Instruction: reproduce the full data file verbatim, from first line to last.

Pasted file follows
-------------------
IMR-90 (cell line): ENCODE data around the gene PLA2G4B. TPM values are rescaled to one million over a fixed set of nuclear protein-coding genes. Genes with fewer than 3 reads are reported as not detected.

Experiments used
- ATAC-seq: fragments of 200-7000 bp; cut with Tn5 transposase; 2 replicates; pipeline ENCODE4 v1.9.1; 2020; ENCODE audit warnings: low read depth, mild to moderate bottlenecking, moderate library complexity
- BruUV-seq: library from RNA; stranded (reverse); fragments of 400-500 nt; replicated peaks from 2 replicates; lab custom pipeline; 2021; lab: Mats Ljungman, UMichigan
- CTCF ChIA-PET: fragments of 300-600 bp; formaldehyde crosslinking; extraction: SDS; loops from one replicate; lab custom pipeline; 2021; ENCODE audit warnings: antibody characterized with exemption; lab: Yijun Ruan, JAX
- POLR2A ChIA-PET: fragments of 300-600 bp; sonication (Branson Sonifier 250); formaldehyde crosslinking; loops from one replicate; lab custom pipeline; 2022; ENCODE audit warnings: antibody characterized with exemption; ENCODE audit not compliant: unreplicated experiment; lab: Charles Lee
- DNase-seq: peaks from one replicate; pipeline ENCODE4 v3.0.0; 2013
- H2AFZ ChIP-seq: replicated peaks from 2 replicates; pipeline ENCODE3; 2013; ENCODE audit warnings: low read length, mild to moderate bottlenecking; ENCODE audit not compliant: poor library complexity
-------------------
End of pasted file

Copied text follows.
IMR-90 (cell line): ENCODE data around the gene PLA2G4B. TPM values are rescaled to one million over a fixed set of nuclear protein-coding genes. Genes with fewer than 3 reads are reported as not detected.

Experiments used
- ATAC-seq: fragments of 200-7000 bp; cut with Tn5 transposase; 2 replicates; pipeline ENCODE4 v1.9.1; 2020; ENCODE audit warnings: low read depth, mild to moderate bottlenecking, moderate library complexity
- BruUV-seq: library from RNA; stranded (reverse); fragments of 400-500 nt; replicated peaks from 2 replicates; lab custom pipeline; 2021; lab: Mats Ljungman, UMichigan
- CTCF ChIA-PET: fragments of 300-600 bp; formaldehyde crosslinking; extraction: SDS; loops from one replicate; lab custom pipeline; 2021; ENCODE audit warnings: antibody characterized with exemption; lab: Yijun Ruan, JAX
- POLR2A ChIA-PET: fragments of 300-600 bp; sonication (Branson Sonifier 250); formaldehyde crosslinking; loops from one replicate; lab custom pipeline; 2022; ENCODE audit warnings: antibody characterized with exemption; ENCODE audit not compliant: unreplicated experiment; lab: Charles Lee
- DNase-seq: peaks from one replicate; pipeline ENCODE4 v3.0.0; 2013
- H2AFZ ChIP-seq: replicated peaks from 2 replicates; pipeline ENCODE3; 2013; ENCODE audit warnings: low read length, mild to moderate bottlenecking; ENCODE audit not compliant: poor library complexity